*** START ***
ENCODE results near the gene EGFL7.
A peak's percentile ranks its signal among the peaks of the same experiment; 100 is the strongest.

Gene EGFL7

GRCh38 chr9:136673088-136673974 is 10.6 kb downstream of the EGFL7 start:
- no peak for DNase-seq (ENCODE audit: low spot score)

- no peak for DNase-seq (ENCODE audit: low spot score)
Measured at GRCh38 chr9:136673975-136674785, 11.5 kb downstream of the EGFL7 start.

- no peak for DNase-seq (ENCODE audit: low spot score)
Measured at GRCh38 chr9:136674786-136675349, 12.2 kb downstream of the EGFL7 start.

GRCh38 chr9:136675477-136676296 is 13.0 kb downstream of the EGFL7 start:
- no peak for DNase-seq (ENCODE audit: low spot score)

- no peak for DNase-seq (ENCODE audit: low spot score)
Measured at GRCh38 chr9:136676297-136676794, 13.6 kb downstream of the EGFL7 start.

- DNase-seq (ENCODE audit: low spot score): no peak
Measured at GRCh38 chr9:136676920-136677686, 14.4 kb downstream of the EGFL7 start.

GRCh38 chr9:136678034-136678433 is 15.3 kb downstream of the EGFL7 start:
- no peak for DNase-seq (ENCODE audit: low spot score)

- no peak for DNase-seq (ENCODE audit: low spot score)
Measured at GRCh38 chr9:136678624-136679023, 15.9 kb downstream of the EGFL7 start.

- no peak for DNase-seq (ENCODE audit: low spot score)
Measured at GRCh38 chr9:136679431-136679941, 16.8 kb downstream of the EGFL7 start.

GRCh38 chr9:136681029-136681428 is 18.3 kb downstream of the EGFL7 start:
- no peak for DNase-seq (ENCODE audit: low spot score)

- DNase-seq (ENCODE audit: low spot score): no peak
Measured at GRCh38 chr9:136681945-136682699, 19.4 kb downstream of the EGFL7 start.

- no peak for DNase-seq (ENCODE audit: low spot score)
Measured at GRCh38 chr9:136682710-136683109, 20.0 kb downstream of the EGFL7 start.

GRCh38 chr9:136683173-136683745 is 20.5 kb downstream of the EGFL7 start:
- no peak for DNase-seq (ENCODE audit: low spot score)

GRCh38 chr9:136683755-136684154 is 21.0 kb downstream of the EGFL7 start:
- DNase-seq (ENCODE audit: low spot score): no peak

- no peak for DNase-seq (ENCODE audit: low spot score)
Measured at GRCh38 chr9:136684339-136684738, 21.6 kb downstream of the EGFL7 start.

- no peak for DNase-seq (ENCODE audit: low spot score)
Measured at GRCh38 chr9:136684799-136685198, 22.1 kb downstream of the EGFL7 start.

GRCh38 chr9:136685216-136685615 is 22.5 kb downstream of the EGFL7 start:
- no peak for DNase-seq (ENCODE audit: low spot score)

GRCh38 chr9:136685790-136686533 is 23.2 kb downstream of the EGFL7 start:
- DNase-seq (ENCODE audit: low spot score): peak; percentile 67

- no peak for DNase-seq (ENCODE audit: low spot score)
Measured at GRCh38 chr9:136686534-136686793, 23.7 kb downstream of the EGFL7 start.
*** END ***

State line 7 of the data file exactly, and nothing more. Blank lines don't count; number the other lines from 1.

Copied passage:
Measured at GRCh38 chr9:136673975-136674785, 11.5 kb downstream of the EGFL7 start.